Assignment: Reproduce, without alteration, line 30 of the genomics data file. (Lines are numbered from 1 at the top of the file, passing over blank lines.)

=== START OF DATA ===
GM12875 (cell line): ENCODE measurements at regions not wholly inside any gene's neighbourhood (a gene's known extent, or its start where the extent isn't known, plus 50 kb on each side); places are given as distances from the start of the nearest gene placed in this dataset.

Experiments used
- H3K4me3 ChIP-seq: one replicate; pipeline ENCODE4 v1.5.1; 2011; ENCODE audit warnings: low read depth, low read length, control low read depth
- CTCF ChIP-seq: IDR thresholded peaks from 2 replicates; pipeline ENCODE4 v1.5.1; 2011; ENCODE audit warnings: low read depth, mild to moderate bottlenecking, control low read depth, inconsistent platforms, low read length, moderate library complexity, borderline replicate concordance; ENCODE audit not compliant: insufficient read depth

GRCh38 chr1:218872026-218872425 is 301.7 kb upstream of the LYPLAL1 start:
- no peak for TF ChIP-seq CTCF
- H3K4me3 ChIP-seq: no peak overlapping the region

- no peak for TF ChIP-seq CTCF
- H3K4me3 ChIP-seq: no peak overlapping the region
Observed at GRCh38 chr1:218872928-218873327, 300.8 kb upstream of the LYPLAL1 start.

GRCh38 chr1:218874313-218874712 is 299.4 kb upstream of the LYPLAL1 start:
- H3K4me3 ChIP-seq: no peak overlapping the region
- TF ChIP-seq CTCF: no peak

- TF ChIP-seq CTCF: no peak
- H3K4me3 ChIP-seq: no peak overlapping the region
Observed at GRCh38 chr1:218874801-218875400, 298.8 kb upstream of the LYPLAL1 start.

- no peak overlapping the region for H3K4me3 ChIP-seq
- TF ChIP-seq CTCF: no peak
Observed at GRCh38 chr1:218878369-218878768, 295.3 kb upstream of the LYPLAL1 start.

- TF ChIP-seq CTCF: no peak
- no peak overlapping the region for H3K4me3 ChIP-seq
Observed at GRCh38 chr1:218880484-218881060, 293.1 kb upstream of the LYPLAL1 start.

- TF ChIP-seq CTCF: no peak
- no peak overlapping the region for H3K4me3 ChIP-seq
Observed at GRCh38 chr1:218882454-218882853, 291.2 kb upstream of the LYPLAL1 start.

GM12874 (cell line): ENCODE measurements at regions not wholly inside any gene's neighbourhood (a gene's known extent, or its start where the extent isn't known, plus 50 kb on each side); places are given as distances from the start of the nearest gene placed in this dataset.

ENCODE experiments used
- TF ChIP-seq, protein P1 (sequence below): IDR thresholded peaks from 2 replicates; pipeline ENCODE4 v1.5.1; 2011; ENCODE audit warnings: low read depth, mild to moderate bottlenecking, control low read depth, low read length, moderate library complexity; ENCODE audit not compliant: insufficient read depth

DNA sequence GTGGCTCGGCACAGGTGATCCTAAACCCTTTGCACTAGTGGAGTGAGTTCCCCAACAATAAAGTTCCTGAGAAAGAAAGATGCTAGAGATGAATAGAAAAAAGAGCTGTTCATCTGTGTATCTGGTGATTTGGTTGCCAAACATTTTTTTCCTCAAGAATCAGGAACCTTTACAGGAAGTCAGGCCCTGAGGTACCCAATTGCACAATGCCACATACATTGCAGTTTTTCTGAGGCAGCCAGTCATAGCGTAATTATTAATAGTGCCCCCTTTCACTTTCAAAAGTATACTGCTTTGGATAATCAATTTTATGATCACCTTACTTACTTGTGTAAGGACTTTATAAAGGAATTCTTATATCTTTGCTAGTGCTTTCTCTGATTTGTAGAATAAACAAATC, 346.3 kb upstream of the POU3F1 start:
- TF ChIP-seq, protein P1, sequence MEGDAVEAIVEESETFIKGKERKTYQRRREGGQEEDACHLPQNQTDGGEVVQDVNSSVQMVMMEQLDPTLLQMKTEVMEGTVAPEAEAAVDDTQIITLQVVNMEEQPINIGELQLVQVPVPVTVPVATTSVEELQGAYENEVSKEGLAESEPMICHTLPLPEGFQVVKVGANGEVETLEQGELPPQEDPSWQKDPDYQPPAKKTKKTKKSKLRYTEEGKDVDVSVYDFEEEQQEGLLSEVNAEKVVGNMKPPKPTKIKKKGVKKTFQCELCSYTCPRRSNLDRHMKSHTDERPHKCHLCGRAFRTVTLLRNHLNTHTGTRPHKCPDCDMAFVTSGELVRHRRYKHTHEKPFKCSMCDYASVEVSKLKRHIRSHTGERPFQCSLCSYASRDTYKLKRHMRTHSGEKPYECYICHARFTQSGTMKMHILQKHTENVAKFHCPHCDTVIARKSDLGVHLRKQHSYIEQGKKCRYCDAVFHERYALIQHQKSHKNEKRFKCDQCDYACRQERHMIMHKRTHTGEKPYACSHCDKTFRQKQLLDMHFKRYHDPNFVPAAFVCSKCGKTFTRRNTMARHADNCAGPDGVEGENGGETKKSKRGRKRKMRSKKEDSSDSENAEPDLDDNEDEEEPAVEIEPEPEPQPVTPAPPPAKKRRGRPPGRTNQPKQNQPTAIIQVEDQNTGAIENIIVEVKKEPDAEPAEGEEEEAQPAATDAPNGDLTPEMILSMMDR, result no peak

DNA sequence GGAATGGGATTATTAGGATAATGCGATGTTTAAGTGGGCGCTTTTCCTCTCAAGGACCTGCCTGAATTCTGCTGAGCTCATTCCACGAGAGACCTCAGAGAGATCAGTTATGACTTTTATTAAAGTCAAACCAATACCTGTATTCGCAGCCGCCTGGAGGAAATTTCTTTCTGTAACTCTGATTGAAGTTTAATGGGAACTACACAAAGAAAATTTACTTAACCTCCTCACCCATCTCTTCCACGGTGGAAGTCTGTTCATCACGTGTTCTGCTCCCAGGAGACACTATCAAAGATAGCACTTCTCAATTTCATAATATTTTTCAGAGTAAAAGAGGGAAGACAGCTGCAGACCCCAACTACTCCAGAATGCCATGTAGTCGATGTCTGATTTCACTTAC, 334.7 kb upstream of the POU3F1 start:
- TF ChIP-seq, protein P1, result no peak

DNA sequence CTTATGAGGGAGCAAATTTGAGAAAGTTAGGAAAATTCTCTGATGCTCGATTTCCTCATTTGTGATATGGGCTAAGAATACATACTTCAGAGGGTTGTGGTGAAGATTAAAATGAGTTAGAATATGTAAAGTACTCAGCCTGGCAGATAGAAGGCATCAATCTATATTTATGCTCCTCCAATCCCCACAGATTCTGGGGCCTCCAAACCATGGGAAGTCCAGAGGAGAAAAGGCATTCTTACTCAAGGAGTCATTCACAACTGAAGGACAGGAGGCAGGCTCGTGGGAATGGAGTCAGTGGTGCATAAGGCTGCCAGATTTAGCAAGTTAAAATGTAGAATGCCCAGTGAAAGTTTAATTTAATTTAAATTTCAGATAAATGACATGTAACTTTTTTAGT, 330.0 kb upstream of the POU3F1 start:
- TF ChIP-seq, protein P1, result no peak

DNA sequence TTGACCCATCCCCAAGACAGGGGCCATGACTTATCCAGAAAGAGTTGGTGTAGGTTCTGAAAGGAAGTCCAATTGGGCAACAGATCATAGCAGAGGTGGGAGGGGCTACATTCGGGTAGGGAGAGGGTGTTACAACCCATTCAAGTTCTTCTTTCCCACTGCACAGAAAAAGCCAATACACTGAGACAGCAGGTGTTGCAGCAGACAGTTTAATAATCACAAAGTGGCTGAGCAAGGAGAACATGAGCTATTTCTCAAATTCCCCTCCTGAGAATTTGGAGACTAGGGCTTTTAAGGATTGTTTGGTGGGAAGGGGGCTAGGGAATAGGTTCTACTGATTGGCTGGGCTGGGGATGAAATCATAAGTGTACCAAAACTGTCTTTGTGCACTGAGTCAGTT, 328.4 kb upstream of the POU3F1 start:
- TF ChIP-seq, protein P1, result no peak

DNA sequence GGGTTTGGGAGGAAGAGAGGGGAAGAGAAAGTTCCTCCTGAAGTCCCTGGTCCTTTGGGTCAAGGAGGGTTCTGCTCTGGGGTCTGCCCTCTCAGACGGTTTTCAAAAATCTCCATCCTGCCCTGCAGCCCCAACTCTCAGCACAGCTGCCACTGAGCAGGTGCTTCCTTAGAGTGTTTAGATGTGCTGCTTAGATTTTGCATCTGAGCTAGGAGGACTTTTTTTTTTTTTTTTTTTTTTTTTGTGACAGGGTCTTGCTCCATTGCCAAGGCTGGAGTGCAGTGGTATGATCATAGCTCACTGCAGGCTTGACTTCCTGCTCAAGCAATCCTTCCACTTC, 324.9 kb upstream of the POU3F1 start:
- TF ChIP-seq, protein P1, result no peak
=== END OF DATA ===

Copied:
- TF ChIP-seq, protein P1, sequence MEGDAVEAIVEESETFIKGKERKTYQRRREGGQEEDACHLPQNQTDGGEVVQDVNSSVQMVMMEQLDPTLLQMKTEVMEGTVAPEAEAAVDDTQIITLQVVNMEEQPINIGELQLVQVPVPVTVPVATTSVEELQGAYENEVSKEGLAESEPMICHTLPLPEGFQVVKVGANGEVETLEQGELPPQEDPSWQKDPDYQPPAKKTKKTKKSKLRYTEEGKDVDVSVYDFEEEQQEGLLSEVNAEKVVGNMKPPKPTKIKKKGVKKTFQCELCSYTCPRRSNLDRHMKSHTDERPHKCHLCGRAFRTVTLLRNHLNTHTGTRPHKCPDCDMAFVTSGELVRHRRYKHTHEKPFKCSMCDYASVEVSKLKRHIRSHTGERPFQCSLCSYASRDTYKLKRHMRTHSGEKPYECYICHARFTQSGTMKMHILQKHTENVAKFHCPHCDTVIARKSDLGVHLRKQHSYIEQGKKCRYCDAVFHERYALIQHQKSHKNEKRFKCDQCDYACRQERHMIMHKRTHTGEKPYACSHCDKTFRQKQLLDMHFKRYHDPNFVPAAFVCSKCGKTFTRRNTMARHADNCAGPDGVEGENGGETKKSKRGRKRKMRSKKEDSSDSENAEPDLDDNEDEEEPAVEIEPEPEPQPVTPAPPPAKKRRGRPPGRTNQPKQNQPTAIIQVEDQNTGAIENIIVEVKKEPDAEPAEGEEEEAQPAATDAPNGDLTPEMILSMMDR, result no peak